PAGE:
Ultimately George would move onto Revenge Of The Jedi as producer, with British director Richard Marquand in the big seat. Many would suggest that Lucas, who was a constant presence on the set, ghost directed through Marquand. Choices made for Jedi included the Ewoks (designed to sell teddy bears?) and not killing Han Solo. Harrison Ford had suggested leaving a few hats on the ground to "add a little weight" to the film and killing Solo would close the character's story and make the audience wonder who could go next. Lucas decided not to kill Solo, with some suggesting that its hard to sell Dead Han toys and that was George's motivation for the shiny happy ending. Ultimately these choices lead to producer Gary Kurtz leaving Lucasfilm, a loss that would have a profound impact on the prequels.
The Ballad Of Anakin Skywalker
When George decided to return to Star Wars it was because of what had been achieved on Jurassic Park and tested on the Special Edition versions of the original trilogy. It's no secret that George used the prequels to further his agenda for digital cinematography, non linear editing systems (like edit droid) and CGI. "Jar Jar is the key to all this" would become George's unfortunate turn of phrase that would predict the fate of Episode I.
The prequels were a massive disappointment for most (but not all) Star Wars fans and I think I have figured out why: George Lucas is best when his options are limited. Consider this for a second. When George had all the money, all the time and all the CGI freedom he needed we got The Phantom Menace. When a clock was ticking and money was running low, we got Star Wars (1977). When George only had himself to answer to we got Attack Of The Clones, when Irvin Kershner was running the show we got The Empire Strikes Back. Which leads us to...
The Revenge Of The Jedi
When George got to (once Revenge and later Return of the ) Jedi he had an opportunity to put right some of the things he had to compromise on in the Star Wars (1977). Its no secret that George was less than happy with the Cantina. He was always disappointed with the masks and he never really felt like it matched his visioning the same went for the Death Star assault, it wasn't the 1000 ship strong space battle he had envisioned. So when we get to Jedi we get Jabba's Palace in place of the Cantina and, the assault on the Death Star II was just the climax to the first movie done the way George wanted. Fans now explain these things away with Ring Theories, but its really just George trying to do things 100% in line with his vision.
Look at the Special Editions. The changes made rub most fans ups the wrong way. We don't want CGI Jawa's and dinosaurs everywhere. Silly robots slapping slight smaller sillier robots. It lacked the dignity of the original. The prequels were these things writ large. Episode I was pretty much just a Star Wars (1977) retread. We got the creatures (hello Gungans) and we got the space battle around a giant spherical space station (Trade Federation not Death Star) we get Jedi's battle done bigger and better, with Gungans where the Ewoks used to be, and we had complicated laser sword duels that made 1977's emotional Obi-Wan Vs Vader duel look like and elderly guy fighting and guy who couldn't see through his cumbersome costume, and we didn't want it. We wanted more of the same. More of what we loved.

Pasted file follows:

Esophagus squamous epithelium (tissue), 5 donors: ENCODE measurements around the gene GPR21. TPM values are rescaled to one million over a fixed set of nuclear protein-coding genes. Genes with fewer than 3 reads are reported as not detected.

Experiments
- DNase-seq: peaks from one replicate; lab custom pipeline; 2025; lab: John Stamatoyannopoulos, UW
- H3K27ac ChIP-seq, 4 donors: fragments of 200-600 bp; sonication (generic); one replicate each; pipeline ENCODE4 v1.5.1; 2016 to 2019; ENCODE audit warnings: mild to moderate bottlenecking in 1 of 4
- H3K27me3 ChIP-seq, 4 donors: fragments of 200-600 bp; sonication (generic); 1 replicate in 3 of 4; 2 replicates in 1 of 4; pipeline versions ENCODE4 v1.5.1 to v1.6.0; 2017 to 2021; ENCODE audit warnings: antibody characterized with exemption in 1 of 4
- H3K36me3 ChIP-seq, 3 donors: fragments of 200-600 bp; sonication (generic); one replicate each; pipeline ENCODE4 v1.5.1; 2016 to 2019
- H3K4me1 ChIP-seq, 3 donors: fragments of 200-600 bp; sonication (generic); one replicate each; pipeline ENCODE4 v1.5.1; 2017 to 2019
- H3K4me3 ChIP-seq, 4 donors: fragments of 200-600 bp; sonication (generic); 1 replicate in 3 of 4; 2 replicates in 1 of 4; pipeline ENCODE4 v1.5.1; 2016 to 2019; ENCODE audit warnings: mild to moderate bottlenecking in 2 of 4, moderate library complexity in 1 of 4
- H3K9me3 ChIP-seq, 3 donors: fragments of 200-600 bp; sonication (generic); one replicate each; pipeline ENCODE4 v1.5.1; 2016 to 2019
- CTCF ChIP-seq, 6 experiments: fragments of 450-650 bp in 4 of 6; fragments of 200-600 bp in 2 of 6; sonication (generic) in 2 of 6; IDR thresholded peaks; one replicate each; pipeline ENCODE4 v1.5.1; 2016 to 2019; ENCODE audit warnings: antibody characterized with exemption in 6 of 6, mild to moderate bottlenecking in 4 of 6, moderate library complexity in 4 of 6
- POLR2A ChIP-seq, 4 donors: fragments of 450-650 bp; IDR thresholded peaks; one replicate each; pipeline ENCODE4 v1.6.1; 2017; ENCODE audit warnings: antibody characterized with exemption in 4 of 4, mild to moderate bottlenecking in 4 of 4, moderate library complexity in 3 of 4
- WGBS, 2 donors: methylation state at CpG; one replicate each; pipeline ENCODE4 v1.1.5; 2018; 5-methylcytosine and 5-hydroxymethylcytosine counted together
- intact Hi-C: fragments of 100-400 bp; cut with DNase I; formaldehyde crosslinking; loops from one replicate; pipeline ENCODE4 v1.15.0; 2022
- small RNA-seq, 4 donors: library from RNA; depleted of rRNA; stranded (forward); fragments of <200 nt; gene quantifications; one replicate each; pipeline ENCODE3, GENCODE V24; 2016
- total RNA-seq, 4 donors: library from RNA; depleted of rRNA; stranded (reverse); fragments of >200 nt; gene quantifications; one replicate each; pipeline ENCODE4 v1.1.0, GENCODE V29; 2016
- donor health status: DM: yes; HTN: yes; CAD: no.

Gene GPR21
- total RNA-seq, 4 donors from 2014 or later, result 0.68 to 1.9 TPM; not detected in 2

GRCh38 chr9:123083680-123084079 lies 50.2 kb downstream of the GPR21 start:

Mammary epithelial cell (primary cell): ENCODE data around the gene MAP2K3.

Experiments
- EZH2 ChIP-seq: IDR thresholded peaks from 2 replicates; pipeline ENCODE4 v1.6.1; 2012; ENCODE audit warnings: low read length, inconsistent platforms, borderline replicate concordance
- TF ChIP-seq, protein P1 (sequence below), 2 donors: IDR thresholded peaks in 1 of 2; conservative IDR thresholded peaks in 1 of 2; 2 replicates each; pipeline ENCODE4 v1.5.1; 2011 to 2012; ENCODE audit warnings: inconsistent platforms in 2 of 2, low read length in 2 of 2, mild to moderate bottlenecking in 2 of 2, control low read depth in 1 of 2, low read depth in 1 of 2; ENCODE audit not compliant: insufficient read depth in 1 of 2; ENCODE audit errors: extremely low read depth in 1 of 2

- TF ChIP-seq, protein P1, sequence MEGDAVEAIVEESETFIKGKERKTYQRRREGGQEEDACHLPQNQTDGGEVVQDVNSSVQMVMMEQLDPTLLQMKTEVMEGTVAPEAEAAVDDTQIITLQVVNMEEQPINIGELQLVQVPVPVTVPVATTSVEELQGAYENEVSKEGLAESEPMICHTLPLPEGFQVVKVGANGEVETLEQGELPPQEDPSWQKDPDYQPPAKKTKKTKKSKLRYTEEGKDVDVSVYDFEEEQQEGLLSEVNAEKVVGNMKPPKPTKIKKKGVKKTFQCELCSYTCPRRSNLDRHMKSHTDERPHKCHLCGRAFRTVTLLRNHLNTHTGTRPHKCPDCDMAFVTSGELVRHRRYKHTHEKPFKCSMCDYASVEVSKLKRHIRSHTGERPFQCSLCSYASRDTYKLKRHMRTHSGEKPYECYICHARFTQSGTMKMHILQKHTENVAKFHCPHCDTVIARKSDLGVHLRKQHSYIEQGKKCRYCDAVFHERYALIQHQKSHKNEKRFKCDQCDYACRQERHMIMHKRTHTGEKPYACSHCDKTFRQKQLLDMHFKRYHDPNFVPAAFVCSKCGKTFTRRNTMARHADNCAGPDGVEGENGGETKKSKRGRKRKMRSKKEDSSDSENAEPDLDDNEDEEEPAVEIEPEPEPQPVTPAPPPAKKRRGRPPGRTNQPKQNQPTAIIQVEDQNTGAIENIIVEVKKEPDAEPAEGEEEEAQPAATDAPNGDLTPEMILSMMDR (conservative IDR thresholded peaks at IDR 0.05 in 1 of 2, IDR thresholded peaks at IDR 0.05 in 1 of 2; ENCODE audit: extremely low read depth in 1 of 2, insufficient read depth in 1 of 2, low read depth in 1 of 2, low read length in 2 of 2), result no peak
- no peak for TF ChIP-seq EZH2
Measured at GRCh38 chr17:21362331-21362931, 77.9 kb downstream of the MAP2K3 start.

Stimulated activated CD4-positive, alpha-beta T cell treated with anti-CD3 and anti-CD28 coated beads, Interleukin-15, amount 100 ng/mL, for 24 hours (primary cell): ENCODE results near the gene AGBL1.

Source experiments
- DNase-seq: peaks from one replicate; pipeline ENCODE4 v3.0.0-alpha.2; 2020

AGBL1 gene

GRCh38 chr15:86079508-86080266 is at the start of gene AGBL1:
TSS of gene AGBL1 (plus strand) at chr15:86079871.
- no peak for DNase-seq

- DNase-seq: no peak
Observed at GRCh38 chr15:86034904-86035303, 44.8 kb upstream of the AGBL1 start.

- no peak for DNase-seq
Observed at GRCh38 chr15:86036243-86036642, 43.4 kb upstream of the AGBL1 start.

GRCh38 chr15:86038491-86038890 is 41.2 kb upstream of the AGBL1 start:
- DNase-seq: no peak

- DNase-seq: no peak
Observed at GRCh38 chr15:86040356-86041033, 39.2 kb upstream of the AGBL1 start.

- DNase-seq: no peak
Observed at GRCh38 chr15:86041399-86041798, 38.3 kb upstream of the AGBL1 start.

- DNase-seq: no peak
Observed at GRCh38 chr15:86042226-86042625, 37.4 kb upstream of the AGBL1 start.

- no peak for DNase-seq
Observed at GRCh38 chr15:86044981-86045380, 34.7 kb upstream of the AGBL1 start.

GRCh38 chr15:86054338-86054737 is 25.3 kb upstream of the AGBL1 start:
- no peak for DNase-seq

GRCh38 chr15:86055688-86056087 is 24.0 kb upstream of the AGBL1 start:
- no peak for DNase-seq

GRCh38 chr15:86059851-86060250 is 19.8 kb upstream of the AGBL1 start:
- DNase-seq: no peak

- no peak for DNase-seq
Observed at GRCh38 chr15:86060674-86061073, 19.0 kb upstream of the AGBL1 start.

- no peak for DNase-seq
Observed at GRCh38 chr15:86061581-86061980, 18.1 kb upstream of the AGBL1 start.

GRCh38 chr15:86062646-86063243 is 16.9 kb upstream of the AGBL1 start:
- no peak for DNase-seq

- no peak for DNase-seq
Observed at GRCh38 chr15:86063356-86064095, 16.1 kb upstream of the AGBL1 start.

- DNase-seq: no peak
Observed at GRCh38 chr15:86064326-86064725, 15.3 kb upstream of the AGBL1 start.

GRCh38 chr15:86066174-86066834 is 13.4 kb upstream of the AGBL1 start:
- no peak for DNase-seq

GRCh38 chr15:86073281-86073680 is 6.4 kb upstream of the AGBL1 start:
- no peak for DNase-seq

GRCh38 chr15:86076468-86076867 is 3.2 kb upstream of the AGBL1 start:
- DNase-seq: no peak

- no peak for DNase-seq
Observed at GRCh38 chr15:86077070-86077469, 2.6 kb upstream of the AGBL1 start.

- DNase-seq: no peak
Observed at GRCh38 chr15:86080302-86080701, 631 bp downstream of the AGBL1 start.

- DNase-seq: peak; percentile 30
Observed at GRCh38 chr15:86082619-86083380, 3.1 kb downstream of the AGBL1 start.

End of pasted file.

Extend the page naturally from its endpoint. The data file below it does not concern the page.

Star Wars didn't belong to George anymore, it belong to us. Whether it was what he wanted for us, or not. It didn't matter. That's why I'm not too worried that George has nothing to do with the new films. These new movies are being crafted by the fans of the original Star Wars. They are building on the framework of the original movies: locations, real sets, practical effects. A director who views his actors as assistant story tellers, not necessary evils.
When George says: "You go to make a movie and all you do is get criticised, and it’s not much fun. You can’t experiment." He is right, you cant experiment with Star Wars. Its too important now. Its no longer George's story, its ours. We don't want Star Wars to be a testing ground for new technology. We don't want Star Wars to be a directors attempt to finally get things right. We want Star Wars to be good old fashioned squash buckling story telling, with clearly delineated good and evil.
You know what, I love George Lucas. I'm grateful to him for giving me something that I've loved since I was a five year old boy, but I'm afraid that he is not the film maker to deliver these things. The new writers, producers and directors of these new films are the students of George Lucas, and they are equipped with the required skills to get this right, because unlike George, they've acknowledged what went wrong...
Thank you for reading,